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Published on July 1st, 2012 | by Greg


Hybrid Storage: Akitio’s Entry-Level Drive

Safe­ty and per­for­mance. Those are of­ten the trade-offs with ex­ter­nal stor­age, since hav­ing a disk near­by speeds up ac­cess, but in­creas­es the risk of fail­ure or dam­age or theft. Mov­ing your da­ta in­to the cloud is safer, since there are typ­i­cal­ly mul­ti­ple man­aged back­ups, but mov­ing larg­er files can take for­ev­er. Blend­ing both of these is a good idea, and we’re start­ing to see more and more de­vices come with cloud op­tions.

Aki­tio’s Cloud Hy­brid 1 Bay al­so blends net­work-at­tached stor­age with di­rect-at­tached stor­age, since you can plug in­to the de­vice with ei­ther eth­er­net or USB 3.0 (you can on­ly use one at a time though). There aren’t Thun­der­bolt or wire­less op­tions on this mod­el, but we haven’t found wire­less net­work stor­age to work all that well, and Thun­der­bolt isn’t wide­ly avail­able or sup­port­ed (and is still quite ex­pen­sive). Speak­ing of costs, this is a very val­ue-fo­cused en­clo­sure, as it comes with­out a hard drive in­clud­ed, and costs a re­mark­ably in­ex­pen­sive $100 or so.

We weren’t fa­mil­iar with the com­pa­ny be­fore, but they’ve got a long his­to­ry in this type of gear. We popped in a 2TB drive, plugged in via eth­er­net, and threw on some files (mu­sic, movies, doc­u­ments) to test out how well ev­ery­thing ran. Me­dia lovers, there is a DL­NA uP­NP serv­er and iTunes mu­sic serv­er sup­port built-in. We didn’t get a chance to test out both of the free mo­bile apps, but the iOS ver­sion is de­cent, with some awk­ward lo­gin and us­er in­ter­face is­sues (An­droid is al­so sup­port­ed). The hard­ware specs are not im­pres­sive, but you do get what you pay for: 300 Mhz pro­ces­sor and on­ly 32 MB of RAM. This meant that trans­fer speeds and over­all per­for­mance were not up to many sim­i­lar de­vices, though the oth­ers do cost quite a bit more. This isn’t a RAID-ca­pa­ble, high-end NAS (there’s on­ly room for one drive af­ter all), but meant for fair­ly light me­dia and file use.

One thing to note: you’ll have to plug in via eth­er­net at first, and for­mat the drive us­ing the web in­ter­face to a pret­ty spe­cif­ic for­mat (ex­FAT). It’s pain­less, and doesn’t take long, but does mean you’ll have to start with an emp­ty drive or lose your in­for­ma­tion. Al­so, there’s no SSH or Tel­net ac­cess to the drive, not an is­sue for most peo­ple, but still a lim­i­ta­tion. Ba­si­cal­ly, if you’re look­ing for a “starter” or en­try-lev­el NAS, some­thing in­ex­pen­sive to get your files shared lo­cal­ly and with net­work ca­pa­bil­i­ty, this is one of the cheap­er op­tions out there. Folks who want 1080p net­work stream­ing and slick in­ter­faces, RAID sup­port or a ful­ly-fea­tured Bit­Tor­rent client (the in­clud­ed one is pret­ty awk­ward) should look else­where. Avail­able now, on­line and in stores, and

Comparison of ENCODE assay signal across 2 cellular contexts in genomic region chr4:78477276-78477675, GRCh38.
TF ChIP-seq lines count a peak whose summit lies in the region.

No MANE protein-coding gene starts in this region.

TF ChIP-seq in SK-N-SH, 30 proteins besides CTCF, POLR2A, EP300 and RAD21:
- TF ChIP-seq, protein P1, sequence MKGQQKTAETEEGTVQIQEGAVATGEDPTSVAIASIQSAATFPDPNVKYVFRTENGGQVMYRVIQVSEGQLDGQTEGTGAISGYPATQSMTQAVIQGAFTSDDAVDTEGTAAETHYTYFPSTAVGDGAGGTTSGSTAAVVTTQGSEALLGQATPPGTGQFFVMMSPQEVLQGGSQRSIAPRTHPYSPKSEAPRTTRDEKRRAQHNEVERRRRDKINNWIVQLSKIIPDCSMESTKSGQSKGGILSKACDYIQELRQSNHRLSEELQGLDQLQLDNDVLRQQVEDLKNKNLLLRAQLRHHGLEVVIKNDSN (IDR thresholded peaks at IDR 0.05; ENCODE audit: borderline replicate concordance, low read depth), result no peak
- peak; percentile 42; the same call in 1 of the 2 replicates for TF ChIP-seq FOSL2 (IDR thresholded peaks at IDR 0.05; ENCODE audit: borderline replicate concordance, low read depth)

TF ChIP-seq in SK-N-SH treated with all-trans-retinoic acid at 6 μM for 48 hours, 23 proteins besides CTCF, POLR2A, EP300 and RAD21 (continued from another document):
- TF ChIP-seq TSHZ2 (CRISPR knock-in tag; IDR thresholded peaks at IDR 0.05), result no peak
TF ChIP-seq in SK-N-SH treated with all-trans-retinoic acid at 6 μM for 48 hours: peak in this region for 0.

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About the Author

Greg dreamed up the idea for the Truly Network while living in Hawaii, which began with a single site called TrulyObscure. In 2010, when advertisers and readers were requesting coverage beyond the scope of that site, TrulyNet was launched, reaching a broader audience over a variety of niche sites. Formerly the head technology correspondent for the Des Moines Register at age 16, he has since lived and worked in five states and two countries, helping a list of organizations and companies that includes the United States Census Bureau, TripAdvisor, Events Photo Group, Berlitz, and Computer Geeks. He also served as the Content Strategy Manager for HearPlanet, a multi-platform app that has reached over a million users and has been featured in the New York Times, Hemispheres Magazine, National Geographic Adventure, Fox Business News, PC Magazine, and even Apple’s own iPhone ads. Greg has written as a restaurant critic and feature journalist for a number of national and international publications, including City Weekend Magazine, Red Egg Magazine, the Newton Daily News, Capital Change Magazine, and an arm of China Daily, Beijing Weekend. In addition, he has served as a consulting editor for the Foreign Language Press of Beijing, as well as a writer and editor for the George Washington University Hatchet, the school newspaper of his alma mater. Originally from Iowa, Greg is currently living in the West Village of Manhattan.

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